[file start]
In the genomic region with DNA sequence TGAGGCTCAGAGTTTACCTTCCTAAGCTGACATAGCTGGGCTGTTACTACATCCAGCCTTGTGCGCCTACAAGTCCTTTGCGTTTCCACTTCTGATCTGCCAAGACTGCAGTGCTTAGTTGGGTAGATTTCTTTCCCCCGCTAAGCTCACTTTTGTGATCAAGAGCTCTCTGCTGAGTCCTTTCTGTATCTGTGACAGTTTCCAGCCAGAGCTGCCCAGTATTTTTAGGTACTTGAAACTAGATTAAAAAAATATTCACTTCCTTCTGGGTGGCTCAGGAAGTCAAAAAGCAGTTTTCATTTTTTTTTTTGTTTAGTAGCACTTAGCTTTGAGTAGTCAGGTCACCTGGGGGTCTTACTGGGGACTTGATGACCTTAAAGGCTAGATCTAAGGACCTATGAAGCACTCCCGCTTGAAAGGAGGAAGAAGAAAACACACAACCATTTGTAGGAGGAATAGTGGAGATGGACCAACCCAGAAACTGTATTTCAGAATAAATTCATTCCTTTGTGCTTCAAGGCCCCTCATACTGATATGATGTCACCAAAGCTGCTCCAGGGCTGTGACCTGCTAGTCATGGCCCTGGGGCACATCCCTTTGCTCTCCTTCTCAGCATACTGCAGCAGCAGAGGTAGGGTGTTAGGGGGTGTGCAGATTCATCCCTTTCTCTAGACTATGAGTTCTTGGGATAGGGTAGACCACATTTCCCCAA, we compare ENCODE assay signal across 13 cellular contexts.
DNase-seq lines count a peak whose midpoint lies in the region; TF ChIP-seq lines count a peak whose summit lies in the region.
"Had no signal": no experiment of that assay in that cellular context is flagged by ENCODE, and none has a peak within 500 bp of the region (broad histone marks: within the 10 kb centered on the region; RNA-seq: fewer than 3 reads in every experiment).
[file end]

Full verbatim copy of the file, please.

In the genomic region with DNA sequence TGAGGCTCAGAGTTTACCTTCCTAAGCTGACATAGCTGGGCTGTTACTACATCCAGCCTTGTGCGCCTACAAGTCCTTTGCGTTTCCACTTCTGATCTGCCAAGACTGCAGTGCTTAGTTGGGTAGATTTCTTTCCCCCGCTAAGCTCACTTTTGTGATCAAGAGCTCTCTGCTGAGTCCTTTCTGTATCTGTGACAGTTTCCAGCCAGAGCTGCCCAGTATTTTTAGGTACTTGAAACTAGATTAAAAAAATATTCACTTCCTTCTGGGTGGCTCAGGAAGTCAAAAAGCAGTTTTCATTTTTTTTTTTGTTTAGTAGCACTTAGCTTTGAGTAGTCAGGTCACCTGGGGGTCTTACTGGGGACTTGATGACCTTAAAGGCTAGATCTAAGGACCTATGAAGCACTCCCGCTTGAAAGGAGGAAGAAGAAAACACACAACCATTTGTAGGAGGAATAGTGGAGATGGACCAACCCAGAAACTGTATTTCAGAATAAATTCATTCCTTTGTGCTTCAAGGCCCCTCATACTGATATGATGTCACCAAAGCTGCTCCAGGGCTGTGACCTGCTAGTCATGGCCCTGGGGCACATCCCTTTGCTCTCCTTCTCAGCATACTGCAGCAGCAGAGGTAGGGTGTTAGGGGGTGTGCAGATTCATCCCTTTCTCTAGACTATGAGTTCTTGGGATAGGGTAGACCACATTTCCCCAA, we compare ENCODE assay signal across 13 cellular contexts.
DNase-seq lines count a peak whose midpoint lies in the region; TF ChIP-seq lines count a peak whose summit lies in the region.
"Had no signal": no experiment of that assay in that cellular context is flagged by ENCODE, and none has a peak within 500 bp of the region (broad histone marks: within the 10 kb centered on the region; RNA-seq: fewer than 3 reads in every experiment).